Visualising the spread of cities throughout time

As I’m really busy with my tours this week and don’t have a great deal of time to do a lot of writing, instead I found neat little video that I found that conveys a fascinating subject.  The creation and the spread of cities and hence the spread of civilisation.

Even from the graphic below it is really interesting to see how they spread across the globe.  The very earliest ones are centred around modern day Iraq, Iran and Syria.  You can see if you look closely at the map how they run along the famous old rivers of the Euphrates and Tigris in what historians once called The Fertile Crescent due to they being green and cultivated areas in an otherwise arid area of the planet.

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One of the things I find interesting about the video below is the spread of the idea of city living.  How humans came to realise they could be safer and wealthier by giving up agriculture and living together.

It’s fascinating to see just what a head start the Middle-East gained on everyone before the earliest cities appeared on India, China and Central America.

It’s also interesting to see how every now and then, a huge development takes place either in terms of ideas or in a particular geographic region such as when a plethora of cities emerge in and around the Meditterranean around 300BC    Look how the Romans spread around Europe, though it’s interesting to see London is recognised as a city 150 years before the Romans arrived.  I know the cities in iraq are 4,500 years but London at nearly 2200 years isn’t bad going is it?

India goes through quite a city building programme around 650AD followed by a smaller one in Europe a few years later.   Things really take off between 950-1300AD in Europe when one of the biggest city building periods in history takes place.  India, China but particularly European cities go from strength to strength and then in the 16th century the first cities in North America appear as well as a flourshing in Mexico.

Things pick up a gear again around 1800 with the foundation of many East Coast American cities aswell as right across Eurasia from Britain to Japan.   Australia sees its first city at this time and more and more cities in Africa appear on the map.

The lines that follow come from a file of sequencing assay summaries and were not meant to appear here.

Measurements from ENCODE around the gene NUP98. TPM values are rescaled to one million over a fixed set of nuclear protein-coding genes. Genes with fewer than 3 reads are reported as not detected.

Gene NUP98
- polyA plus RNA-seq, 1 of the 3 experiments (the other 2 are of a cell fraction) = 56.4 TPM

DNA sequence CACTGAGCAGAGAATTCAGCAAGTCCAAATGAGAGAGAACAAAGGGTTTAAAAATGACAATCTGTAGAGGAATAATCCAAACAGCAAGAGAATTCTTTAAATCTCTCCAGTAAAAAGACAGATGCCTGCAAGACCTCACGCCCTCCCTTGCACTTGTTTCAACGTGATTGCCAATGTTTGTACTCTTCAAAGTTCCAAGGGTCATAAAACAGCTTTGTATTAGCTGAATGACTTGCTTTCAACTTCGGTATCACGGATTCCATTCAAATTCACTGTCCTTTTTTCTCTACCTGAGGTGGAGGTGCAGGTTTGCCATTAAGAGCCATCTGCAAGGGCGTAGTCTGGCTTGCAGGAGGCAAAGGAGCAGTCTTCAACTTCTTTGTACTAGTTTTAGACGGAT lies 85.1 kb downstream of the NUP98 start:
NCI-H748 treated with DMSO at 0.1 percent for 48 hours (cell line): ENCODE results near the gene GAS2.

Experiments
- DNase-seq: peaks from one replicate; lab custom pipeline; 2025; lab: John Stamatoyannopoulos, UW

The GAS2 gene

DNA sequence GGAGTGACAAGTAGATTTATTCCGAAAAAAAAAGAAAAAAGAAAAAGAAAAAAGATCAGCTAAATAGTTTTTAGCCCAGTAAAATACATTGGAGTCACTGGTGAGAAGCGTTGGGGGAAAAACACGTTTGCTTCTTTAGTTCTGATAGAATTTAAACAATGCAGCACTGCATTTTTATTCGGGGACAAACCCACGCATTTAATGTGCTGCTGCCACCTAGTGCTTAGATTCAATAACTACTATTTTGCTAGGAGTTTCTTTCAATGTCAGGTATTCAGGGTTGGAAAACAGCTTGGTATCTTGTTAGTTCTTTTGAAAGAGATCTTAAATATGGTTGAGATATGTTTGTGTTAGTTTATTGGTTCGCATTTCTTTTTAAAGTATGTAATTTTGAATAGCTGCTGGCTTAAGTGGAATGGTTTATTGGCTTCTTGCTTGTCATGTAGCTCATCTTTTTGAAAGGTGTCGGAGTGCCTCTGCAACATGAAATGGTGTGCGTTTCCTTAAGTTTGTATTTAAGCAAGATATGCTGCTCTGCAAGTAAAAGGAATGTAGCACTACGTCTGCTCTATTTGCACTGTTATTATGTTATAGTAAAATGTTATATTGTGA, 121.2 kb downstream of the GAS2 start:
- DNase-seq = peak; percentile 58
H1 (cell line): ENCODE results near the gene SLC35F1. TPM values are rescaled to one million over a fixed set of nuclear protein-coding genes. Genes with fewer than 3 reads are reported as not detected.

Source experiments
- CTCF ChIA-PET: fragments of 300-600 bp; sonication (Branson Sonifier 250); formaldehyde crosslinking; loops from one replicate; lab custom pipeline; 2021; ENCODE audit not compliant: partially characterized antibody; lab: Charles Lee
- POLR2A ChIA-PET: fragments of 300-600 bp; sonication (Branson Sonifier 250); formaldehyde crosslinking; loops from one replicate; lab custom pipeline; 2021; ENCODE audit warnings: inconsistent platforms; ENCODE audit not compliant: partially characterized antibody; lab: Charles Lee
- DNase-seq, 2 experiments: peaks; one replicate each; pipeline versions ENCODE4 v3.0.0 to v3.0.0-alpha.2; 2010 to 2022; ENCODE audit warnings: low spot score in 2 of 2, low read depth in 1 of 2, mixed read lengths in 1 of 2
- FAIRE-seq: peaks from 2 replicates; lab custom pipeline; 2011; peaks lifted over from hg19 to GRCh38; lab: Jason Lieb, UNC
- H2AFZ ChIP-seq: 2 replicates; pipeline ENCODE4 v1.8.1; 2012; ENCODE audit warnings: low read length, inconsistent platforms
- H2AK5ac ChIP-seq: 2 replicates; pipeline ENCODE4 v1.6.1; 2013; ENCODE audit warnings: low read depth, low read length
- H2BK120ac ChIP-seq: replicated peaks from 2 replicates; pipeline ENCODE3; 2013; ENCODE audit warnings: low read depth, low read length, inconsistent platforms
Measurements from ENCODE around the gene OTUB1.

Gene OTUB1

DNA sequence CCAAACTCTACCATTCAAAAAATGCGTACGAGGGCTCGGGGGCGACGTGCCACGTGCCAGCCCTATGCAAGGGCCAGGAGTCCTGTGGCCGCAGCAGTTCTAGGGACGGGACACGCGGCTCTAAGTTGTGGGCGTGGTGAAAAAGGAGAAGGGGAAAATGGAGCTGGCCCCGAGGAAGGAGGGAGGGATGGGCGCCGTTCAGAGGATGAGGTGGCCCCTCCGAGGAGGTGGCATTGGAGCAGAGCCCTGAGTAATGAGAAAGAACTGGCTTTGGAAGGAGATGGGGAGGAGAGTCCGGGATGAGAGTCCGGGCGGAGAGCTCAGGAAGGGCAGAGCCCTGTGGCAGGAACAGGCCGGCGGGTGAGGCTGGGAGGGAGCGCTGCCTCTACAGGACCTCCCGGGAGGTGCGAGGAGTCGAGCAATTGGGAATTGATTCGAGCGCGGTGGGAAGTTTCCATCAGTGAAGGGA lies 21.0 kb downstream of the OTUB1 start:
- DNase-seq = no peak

Probably the biggest burst of city creation of all time takes place around 1900 when a multitude of cities took off across the planet.  Many of these were due to improvement in travel, industrialisation of industry and indeed of agriculture.  Mass migration to the New World played a huge role whilst Trade Routes and Empires were busying changing life around the planet.

It’s noticeable that in the latter part of the 21st century, not a single city was created in Western Europe, with the United States also soon following suit.  These areas had literally everyone in cities who ever wanted to be in cities or no longer had room to build new cities.  Growth instead moved to China and the Far East

If the video below isn’t displaying for you, please click on the link instead.  You know how WordPress is with videos 🙂

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About Stephen Liddell

I am a writer and traveller with a penchant for history and getting off the beaten track. With several books to my name including a #1 seller, I also write environmental, travel and history articles for magazines as well as freelance work. Recently I've appeared on BBC Radio and Bloomberg TV and am waiting on the filming of a ghost story on British TV. I run my own private UK tours company (Ye Olde England Tours) with small, private and totally customisable guided tours run by myself!
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9 Responses to Visualising the spread of cities throughout time

  1. It’s interesting to see how this plays out. I wonder what the demographics will be over the next hundred years with billions and billions more added to the mix. Thanks for the insight.

    Liked by 1 person

  2. mukul chand says:

    nice post, however it seems unlikely that africa and south america had no human life in 2000 BC

    Liked by 1 person

  3. Boyer Writes says:

    Very interesting! Thanks, Stephen

    Liked by 2 people

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